87 Kassouf W, Agarwal PK, Grossman HB, et al
. Outcome of patients with bladder cancer with pN+ disease after preoperative chemotherapy and radical cystectomy. Urology 2009; 73:147–152.
88 Loehrer PJ, Einhorn LH, Elson PJ, et al
. A randomized comparison of cisplatin alone or in combination with methotrexate, vinblastine, and doxorubicin in patients with metastatic urothelial carcinoma: a cooperative group study. J Clin Oncol 1992; 10:1066–1073.
89 Dash A, Pettus JA, Herr HW, et al
. A role for neoadjuvant gemcitabine plus cisplatin in muscle-invasive urothelial carcinoma of the bladder: a retrospective experience. Cancer 2008; 113:2471–2477.
90 von der Maase H, Sengelov L, Roberts JT, et al
. Long-term survival results of a randomized trial comparing gemcitabine plus cisplatin, with methotrexate, vinblastine, doxorubicin, plus cisplatin in patients with bladder cancer. J Clin Oncol 2005; 23:4602–4608.
91 Sternberg CN, de Mulder P, Schornagel JH, et al
. Seven year update of an EORTC phase III trial of high-dose intensity M-VAC chemotherapy and G-CSF versus classic M-VAC in advanced urothelial tract tumours. Eur J Cancer 2006; 42:50–54.
92 Milowsky MI, Nanus DM, Maluf FC, et al
. Final results of sequential doxorubicin plus gemcitabine and ifosfamide, paclitaxel, and cisplatin chemotherapy in patients with metastatic or locally advanced transitional cell carcinoma of the urothelium. J Clin Oncol 2009; 27:4062–4067.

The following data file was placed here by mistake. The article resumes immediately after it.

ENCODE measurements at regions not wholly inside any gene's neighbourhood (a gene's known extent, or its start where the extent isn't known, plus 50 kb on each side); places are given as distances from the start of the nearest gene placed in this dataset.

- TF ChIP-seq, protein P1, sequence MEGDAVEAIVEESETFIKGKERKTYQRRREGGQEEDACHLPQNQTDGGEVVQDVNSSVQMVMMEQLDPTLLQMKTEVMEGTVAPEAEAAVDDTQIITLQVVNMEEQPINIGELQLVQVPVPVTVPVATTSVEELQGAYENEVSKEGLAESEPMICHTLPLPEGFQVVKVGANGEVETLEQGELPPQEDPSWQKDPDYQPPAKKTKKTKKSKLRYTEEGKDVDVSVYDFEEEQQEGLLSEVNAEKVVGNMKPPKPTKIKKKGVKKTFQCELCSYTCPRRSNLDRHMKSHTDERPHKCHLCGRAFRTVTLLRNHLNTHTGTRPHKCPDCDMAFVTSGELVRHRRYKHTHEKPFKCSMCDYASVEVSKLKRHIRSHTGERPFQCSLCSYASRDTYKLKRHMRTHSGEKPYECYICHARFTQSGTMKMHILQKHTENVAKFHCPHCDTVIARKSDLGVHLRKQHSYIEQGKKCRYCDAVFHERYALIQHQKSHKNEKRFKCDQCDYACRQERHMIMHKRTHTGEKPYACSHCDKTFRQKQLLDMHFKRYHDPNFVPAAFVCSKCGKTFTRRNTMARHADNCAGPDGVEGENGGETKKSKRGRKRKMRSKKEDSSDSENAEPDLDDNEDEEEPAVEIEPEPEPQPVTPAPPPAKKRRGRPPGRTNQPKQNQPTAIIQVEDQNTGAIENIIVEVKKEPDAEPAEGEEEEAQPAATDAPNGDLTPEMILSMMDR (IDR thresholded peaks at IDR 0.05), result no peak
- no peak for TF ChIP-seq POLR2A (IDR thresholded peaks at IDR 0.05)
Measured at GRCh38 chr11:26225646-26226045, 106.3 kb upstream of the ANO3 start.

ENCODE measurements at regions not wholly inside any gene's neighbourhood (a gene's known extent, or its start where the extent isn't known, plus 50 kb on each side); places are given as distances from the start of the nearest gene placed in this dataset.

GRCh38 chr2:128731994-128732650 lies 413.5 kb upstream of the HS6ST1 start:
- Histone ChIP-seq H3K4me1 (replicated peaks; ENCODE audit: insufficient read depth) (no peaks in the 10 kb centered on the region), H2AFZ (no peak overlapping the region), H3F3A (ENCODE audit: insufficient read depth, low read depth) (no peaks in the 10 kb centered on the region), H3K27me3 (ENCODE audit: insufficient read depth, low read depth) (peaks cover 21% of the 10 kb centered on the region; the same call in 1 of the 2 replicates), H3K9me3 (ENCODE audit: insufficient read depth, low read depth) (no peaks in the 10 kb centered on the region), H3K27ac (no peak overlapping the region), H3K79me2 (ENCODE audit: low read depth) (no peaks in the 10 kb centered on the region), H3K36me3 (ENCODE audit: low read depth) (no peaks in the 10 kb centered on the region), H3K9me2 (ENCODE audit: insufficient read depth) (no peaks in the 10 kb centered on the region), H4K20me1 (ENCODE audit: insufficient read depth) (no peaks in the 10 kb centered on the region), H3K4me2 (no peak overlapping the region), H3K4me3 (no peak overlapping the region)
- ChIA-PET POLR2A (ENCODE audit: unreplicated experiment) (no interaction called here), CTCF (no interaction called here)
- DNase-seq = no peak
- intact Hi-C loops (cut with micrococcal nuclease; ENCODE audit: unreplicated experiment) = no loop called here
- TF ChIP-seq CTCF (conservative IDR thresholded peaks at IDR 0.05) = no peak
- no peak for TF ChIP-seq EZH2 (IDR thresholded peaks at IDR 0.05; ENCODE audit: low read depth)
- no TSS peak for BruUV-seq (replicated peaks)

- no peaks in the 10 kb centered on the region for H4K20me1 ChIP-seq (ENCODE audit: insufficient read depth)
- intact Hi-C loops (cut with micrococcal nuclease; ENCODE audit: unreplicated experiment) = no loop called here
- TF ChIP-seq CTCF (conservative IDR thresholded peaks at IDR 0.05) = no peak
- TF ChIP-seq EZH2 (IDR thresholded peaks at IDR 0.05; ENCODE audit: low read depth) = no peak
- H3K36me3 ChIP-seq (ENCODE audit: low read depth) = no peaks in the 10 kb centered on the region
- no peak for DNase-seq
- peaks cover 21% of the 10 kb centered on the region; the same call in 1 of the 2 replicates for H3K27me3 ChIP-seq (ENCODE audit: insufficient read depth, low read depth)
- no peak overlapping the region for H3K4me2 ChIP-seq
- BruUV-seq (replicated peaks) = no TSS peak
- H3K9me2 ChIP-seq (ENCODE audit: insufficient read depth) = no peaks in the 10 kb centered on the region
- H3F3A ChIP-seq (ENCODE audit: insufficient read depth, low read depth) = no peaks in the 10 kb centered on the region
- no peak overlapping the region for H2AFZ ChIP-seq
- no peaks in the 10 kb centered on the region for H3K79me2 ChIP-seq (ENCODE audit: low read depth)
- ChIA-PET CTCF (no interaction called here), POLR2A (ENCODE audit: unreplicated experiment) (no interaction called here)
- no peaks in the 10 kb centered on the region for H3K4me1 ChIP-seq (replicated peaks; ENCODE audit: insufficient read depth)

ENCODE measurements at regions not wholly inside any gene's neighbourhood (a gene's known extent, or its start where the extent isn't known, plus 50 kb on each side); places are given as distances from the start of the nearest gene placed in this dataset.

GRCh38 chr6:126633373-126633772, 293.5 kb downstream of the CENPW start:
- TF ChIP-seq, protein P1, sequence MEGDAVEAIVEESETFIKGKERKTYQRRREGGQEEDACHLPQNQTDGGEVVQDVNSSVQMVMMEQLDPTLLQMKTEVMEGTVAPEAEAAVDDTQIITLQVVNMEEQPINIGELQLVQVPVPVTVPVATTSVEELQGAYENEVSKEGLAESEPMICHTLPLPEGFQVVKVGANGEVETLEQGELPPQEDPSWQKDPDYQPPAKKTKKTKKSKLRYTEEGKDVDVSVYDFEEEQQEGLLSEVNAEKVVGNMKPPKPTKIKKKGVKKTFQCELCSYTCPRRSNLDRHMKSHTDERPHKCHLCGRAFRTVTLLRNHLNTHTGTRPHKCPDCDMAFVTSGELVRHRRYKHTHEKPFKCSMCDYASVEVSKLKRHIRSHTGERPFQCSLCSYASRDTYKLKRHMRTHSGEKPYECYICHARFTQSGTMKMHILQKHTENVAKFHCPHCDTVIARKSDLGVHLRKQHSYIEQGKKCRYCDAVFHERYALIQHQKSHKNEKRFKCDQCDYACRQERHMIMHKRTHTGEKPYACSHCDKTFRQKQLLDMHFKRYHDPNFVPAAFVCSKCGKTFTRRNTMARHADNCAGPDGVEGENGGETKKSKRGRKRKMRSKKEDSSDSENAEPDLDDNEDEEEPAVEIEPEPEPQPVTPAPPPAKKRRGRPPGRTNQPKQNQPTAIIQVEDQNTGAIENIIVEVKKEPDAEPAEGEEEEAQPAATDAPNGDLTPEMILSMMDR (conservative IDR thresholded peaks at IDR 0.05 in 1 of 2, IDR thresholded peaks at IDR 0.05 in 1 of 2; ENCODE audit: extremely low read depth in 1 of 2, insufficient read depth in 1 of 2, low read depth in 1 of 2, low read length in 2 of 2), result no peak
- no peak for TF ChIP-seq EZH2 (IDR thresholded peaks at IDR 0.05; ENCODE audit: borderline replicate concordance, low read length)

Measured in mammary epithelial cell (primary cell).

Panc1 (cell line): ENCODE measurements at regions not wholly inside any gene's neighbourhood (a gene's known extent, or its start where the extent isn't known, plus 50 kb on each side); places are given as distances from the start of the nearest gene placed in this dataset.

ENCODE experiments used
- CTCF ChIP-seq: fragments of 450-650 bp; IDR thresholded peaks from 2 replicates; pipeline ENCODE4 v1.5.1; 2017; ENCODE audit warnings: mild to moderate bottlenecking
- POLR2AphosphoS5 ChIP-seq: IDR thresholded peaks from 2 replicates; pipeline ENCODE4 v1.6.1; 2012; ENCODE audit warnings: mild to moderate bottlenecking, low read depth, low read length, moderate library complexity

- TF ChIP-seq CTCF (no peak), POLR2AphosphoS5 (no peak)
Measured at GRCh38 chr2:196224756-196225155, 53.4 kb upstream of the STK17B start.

93 Calabro F, Lorusso V, Rosati G, et al
. Gemcitabine and paclitaxel every 2 weeks in patients with previously untreated urothelial carcinoma. Cancer 2009; 115:2652–2659.
94 Dreicer R, Li H, Stein M, et al
. Phase 2 trial of sorafenib in patients with advanced urothelial cancer: a trial of the Eastern Cooperative Oncology Group. Cancer 2009; 115:4090–4095.
95 Wülfing C, Machiels J-PH, Richel DJ, et al
. A single-arm, multicenter, open-label phase 2 study of lapatinib as the second-line treatment of patients with locally advanced or metastatic transitional cell carcinoma. Cancer 2009; 115:2881–2890.
96 Vaughn DJ, Srinivas S, Stadler WM, et al
. Vinflunine in platinum-pretreated patients with locally advanced or metastatic urothelial carcinoma: results of a large phase 2 study. Cancer 2009; 115:4110–4117.
bladder cancer; diagnosis; review; treatment
© 2010 Lippincott Williams & Wilkins, Inc.
What does "Remember me" mean?
By checking this box, you'll stay logged in until you logout. You'll get easier access to your articles, collections,
media, and all your other content, even if you close your browser or shut down your
To protect your most sensitive data and activities (like changing your password),
we'll ask you to re-enter your password when you access these services.
What if I'm on a computer that I share with others?
If you're using a public computer or you share this computer with others, we recommend
that you uncheck the "Remember me" box.
Highlight selected keywords in the article text.
Data is temporarily unavailable. Please try again soon.
Readers Of this Article Also Read